Thunderstorms bringing pea-sized hail to hit Mobile County on Sunday

Thunderstorms bringing pea-sized hail to hit Mobile County on Sunday

The National Weather Service issued a weather alert at 6:47 PM Sunday for severe thunderstorms until 7:30 PM in Mobile County.

The storms are expected to bring pea-sized hail (0.25 inch) and wind gusts up to 30 mph.

“At 6:46 p.m., Doppler radar tracked strong thunderstorms along a line extending from 4 miles northeast of McLaurin to 14 miles east of Wiggins to 11 miles north of Latimer. Movement was eastward at 35 mph,” according to the weather service. “Gusty winds may cause tree limbs to fall and fly around loose objects. Minor damage to outdoor objects is possible.”

The warning is for Tillmans Corner, Theodore, Grand Bay, Lucedal, Bayou La Batre, Beaumont, New Augusta, McLain, Tanner Williams, Coden, Mobile Regional Airport, Wilmer and the Port of Alabama.

“If you are outside, consider seeking shelter inside a building,” the weather service states.

Staying safe as lightning approaches: Expert advice

Every year, lightning strikes the United States about 25 million times, and the majority of these dramatic events occur during the summer months. Unfortunately, lightning is responsible for claiming the lives of approximately 20 people annually, according to the weather service. The danger of lightning becomes more pronounced as thunderstorms approach, peaks when the storm is directly overhead, and then gradually diminishes as it moves away.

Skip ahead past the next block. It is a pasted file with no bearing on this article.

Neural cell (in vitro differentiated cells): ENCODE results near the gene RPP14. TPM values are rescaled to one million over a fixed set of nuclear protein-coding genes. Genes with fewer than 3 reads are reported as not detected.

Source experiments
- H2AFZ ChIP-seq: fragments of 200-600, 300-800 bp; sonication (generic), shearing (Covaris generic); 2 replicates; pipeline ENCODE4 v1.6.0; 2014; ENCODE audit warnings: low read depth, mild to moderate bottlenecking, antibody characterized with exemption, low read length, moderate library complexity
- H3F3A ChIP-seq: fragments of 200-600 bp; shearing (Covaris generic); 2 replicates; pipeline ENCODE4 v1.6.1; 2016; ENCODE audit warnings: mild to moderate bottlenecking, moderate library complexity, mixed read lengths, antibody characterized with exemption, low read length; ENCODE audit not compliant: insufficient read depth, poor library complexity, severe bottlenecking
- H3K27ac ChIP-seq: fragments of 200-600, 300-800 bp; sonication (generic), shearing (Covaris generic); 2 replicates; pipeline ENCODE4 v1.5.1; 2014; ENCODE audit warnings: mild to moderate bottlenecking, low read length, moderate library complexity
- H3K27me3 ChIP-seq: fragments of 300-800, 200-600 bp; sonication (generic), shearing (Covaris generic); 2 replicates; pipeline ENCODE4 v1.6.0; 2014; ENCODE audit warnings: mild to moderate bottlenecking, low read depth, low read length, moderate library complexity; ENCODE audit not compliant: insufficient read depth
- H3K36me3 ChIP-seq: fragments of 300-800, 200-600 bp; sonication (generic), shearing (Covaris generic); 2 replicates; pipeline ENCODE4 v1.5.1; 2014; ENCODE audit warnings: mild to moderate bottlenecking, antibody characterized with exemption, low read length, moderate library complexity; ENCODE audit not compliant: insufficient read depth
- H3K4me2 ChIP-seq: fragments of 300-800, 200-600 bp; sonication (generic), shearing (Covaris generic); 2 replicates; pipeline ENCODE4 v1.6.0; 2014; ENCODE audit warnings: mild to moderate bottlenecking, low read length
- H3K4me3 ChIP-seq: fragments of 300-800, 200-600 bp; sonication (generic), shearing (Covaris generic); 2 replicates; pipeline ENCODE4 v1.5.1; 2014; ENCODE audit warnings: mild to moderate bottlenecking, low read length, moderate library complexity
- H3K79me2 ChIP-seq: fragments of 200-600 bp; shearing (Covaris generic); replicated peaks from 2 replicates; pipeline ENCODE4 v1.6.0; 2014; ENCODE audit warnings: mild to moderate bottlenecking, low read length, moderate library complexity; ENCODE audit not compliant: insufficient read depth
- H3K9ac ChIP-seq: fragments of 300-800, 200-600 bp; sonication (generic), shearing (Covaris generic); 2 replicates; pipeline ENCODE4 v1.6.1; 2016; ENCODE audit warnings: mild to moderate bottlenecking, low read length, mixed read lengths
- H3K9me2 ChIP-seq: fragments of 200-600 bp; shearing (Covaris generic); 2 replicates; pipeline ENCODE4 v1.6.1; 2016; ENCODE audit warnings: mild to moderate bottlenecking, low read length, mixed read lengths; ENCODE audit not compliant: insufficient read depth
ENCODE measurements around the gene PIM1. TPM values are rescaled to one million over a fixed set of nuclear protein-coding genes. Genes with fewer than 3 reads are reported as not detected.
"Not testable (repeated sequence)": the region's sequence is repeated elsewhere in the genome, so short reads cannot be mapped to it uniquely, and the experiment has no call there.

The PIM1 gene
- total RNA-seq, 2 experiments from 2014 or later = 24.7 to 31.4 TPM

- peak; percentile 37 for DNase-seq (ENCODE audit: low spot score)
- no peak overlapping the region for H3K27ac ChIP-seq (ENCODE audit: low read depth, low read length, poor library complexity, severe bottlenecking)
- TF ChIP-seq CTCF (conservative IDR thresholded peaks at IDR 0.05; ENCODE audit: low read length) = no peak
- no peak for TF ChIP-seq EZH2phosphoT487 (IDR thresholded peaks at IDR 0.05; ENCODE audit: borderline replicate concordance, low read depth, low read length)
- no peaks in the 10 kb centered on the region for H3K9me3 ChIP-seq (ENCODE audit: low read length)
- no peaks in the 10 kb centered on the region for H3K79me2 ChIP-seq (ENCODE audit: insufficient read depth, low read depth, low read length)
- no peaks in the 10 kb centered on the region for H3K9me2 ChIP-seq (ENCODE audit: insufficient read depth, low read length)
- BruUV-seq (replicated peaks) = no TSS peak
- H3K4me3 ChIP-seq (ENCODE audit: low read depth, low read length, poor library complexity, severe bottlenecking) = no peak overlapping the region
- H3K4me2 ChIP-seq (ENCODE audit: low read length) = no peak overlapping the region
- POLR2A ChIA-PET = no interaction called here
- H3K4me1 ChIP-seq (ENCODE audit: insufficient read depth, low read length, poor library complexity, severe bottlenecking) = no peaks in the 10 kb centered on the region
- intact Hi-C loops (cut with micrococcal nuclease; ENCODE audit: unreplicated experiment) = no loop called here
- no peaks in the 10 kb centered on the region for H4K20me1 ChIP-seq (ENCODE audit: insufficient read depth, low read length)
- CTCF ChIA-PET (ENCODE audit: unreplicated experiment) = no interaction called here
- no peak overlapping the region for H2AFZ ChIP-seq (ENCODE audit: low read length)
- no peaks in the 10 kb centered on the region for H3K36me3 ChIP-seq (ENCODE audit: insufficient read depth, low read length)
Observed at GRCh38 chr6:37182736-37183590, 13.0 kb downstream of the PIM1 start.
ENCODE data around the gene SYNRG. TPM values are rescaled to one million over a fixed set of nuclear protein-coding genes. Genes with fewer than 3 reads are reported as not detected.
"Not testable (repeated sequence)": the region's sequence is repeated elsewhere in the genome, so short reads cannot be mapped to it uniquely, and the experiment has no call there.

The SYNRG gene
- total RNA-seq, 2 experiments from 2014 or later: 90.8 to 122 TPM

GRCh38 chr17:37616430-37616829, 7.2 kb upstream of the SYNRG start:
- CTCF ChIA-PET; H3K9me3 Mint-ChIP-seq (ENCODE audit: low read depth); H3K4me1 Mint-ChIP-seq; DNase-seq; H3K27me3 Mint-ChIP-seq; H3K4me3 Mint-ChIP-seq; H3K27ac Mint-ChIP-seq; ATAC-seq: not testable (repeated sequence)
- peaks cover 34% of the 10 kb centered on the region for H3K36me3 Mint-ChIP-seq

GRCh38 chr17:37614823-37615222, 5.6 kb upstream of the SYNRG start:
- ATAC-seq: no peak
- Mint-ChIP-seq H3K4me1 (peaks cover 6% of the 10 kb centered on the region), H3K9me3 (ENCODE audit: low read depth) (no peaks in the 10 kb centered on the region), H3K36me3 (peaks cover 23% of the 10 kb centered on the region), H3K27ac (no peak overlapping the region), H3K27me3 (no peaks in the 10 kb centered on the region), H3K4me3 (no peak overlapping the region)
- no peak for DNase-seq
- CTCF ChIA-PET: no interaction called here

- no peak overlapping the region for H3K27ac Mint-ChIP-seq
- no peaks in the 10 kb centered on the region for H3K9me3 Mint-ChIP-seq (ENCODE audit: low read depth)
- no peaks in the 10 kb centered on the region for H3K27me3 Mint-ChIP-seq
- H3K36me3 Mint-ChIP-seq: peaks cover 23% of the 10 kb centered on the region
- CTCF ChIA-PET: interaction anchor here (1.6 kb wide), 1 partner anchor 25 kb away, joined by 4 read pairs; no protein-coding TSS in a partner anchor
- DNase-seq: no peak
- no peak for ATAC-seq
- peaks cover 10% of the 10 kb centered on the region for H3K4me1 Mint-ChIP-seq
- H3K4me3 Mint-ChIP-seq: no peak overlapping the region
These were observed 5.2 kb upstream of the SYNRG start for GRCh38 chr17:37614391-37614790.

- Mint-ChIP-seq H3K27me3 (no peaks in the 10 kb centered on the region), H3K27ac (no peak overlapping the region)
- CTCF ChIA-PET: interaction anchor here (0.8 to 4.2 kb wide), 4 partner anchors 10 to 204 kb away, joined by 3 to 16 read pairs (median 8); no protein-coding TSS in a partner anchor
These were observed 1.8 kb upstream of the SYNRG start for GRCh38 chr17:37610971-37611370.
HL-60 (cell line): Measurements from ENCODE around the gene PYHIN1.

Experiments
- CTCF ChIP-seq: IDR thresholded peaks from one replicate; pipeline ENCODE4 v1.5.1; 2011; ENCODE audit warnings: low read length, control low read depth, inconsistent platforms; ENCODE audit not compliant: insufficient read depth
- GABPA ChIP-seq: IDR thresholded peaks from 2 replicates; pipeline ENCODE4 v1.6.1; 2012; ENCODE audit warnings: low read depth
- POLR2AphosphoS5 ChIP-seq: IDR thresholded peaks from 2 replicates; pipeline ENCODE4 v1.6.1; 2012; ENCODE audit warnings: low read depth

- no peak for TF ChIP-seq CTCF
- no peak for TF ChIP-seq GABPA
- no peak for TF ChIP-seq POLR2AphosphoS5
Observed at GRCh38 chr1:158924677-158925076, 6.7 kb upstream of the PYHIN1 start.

To protect yourself during thunderstorms, consider these recommendations:

1. Lightning safety plan:

  • When venturing outdoors, it’s essential to have a clear plan for seeking shelter in the event of lightning.
  • Be vigilant by monitoring the sky for ominous signs and listening for the sound of thunder. If thunder is audible, this is a clear indication that there is lightning nearby.
  • Find a safe place to take shelter, preferably indoors.

2. Safety measures inside:

  • Once you find shelter indoors, refrain from using corded phones, electrical appliances, or plumbing fixtures, and refrain from going near windows and doors.
  • These precautions help reduce the risk of electrical surges, as lightning can follow conductive paths.

3. Wait for it to clear:

  • After the last lightning strike or thunderclap, wait at least 30 minutes before resuming outdoor activities.
  • It’s important to remember that lightning can strike even when the storm appears to have passed, so be careful.

When indoor shelter is not available:

If you find yourself outside without access to indoor shelter during a thunderstorm, follow these steps for maximum safety:

  • Avoid open fields, hilltops or hilltops, as they put you at greater risk of lightning.
  • Stay away from tall, isolated trees and other prominent objects. In forested areas, stay close to low trees.
  • If you are in a group, make sure people are spaced apart to prevent lightning transmission between people.